Taxes and Trade
British Industries and their Organization. By O. C. Allen. (Longman. 10s. 6d.) Increasing Return :. A Study of the Relation between the Size and Efficiency of Industries. By. the late G. T. Jones. Edited by Colin Clark. (Cambridge University Press. 1
THE plain man, perplexed by the present discontents, may hind enlightenment, if not comfort, in four new books which state facts. The first-is the compilation of the late Sir Bernard 31allet's standard work on British Budgets which, with his
colleague, Mr. George; he had finished just before his death. Here the Budgets of the last twelve years are stated and explained with the' accuracy and clarity that we expect from the authors, and a dispassionate commentary is appended. " The burden of taxes and rates must be somewhere between one-quarter and - one-third. of the national income." That income is falling. The problem, for the authors, is not whether the cost of the social services will be unduly cut down, but whether the taxpayer can continue to pay the bill. The real burden of the 'National Debt, even after the great conversion of War Loan, " nlaY Possibly remain greater than it was in 1921-22." The' position of our War debts *and of reparations -
is plainly- stated ; -'the authors say that it " reflects little credit on the statesnianShip of Europe in 1919 as compared with
1815—a coMparison which doeS not tell in favour of the modern-style diplomacy." Those who 'want the facts, un- palatable as• they are, will find everything' essential in this standard treatise.
Mr. Sykes, the Well-known economist of University College, Exeter, examines very thoroughly the effects of the post-War
expenditure in a book that will be of great value to serious politicians. He Shows that the national income has been re- distributed very much to the advantage of the poorer classes, and that with less saving the foreign investment that pro- motes experts has' declined. He regards the rigidity of tIM wage system as a primary cause of the failure of British industry to recover, because its costs and its prices are too high. And this rigidity in wages is attributable in part to the social service payments which, owing to the rise in the value
of money; have become disproportionately high. Mr. Sykes
favours the transfer of unemployment relief to the State so as to effect economies and to remove the inequalities now existing in the burdens imposed in different areas. He notes the harm done to productive industry by the heavy taxation of companies' reserves which discourage enterprise and promote unemployment. Over-spending, largely on social services, thus tends to injure all classes, and especially the poorest. Mr. Sykes writes clearly and dispassionately, and his facts and figures may be trusted. •
Profess& -Allen of Hull has done a useful piece of work in 'describing the 'present organization of our leading industries -
L—coal, iron and steel, engineering, shipbuilding. the motor 'trade arid•teXtileS. His account is obviously based on per-
sonal inquiryas well as on Blue Books and trade journals, and
it does not;" ike most of such books, disguise the com- plexity of each' Of these industries or the rapid changes that- have occurred in 'trade cOnclitions'in recent years. Professor Allen indicates his main conelnsions in no very hopeful spirit. Since the War, England has not reorganized her industries as thoroughly as her chief conipetitori have done. She " cannot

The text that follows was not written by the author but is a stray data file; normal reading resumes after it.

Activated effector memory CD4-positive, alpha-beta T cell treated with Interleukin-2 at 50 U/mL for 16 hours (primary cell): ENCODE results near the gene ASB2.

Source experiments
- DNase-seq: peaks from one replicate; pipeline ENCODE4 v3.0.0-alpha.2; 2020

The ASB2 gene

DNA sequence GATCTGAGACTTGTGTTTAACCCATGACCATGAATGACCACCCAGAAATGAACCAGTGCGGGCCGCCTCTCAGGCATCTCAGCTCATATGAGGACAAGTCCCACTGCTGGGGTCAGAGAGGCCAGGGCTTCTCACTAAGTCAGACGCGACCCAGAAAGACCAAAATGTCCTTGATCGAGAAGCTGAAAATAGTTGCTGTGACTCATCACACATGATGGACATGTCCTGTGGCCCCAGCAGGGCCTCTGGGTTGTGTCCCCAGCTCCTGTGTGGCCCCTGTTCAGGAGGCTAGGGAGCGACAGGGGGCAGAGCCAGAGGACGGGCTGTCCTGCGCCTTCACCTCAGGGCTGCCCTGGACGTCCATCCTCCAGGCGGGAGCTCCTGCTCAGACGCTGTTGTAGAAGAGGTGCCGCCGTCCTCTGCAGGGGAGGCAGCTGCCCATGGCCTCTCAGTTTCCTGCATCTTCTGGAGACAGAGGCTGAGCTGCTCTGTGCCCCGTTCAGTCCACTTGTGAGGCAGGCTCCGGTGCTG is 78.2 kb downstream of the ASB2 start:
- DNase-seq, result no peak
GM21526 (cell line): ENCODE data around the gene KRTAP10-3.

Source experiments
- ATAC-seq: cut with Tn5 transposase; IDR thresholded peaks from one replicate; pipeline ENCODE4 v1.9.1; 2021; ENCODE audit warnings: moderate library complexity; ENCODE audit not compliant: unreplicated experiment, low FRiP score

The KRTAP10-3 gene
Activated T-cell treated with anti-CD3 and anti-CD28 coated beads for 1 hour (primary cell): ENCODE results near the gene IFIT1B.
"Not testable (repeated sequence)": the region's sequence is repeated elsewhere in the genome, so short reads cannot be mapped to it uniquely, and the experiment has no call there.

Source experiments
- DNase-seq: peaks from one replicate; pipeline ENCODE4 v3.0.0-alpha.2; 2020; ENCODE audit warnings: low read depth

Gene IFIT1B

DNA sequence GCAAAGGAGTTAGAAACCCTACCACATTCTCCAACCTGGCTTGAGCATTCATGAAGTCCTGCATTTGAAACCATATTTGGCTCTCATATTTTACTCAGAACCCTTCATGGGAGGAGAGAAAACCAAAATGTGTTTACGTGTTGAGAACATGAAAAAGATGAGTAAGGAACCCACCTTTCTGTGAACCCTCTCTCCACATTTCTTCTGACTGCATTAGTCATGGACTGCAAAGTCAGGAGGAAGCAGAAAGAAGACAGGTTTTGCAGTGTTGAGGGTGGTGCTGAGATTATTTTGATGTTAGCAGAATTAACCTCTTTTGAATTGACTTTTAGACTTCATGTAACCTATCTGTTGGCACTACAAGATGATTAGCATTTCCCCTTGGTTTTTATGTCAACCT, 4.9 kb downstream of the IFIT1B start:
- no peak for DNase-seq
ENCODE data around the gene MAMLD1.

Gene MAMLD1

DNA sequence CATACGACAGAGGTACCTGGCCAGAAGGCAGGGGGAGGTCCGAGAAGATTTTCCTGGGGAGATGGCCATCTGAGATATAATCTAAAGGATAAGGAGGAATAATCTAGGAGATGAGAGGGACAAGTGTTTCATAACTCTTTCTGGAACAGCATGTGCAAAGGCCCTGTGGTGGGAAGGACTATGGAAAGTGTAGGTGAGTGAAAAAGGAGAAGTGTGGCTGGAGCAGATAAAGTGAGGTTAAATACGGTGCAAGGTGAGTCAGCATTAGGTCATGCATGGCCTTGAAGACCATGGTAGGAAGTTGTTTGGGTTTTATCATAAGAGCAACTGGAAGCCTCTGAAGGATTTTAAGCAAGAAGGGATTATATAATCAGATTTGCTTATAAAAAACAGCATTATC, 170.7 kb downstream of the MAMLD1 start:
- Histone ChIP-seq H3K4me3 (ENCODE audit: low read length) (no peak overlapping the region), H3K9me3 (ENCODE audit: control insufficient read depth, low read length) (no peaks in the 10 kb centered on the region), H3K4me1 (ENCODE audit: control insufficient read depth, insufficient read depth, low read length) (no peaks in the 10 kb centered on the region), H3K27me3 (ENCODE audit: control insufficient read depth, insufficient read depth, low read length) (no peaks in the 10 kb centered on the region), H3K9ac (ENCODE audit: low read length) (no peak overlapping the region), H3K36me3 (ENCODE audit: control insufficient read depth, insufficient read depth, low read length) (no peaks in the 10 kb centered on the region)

expect her Older staple' industries to regain their previous importance in her economic life." The labour thus displaced
must be redistributed among other trades, but what• those trades are the author does not know. " Nor is it possible to state with confidence that in future the advantages of Great Britain as an industrial centre will be sufficient to enable her to maintain a dense population at the standard of life to which she has been accustomed."
The late -Mr: G. T. Jones's book is an elaborate statistical inquiry into the relation 1—tween the size and the efficiency - of industries, with special reference to certain. British and American industries between 1850 and 1910. The selected. industries ere the London building trade, the cotton trade in Lancashire and- New England, and the pig-iron manufacture on the North-east coast and in America. The author calcu-
lated that, in the sixty years, real costs in the London building trade and the Lancashire cotton trade declined by seventeen per cent, and remained stable in the Cleveland iron trade, While real costs of production in England fell slowly till 1900, they were then stabilized. But after that date the real cost of our imports, bought largely with goods made with iron, cotton and coal, tended to increase. Thus, " the per capita real income of the United Kingdom showed no increase between 1900 and 1913, though it had increased steadily during the nineteenth century." He adds : .
" It may be argued that improvements in the hours and con- ditions of employment in British industry increased the total welfare of the community, while leaving its economic welfare unchanged; but it is well to realize, as a matter of history, that the.so reforms have not increased the material income of the community. If we would push on still further with reforms which increase costs of production in terms of resources, we must be prepared to sacrifice goods to leisure and political ideals."
Thus, all four books enforce much the same lesson from different angles. Social reform is valuable and now indeed inevitable, _but the. price of it has to be paid by all citizens, directly and indirectly,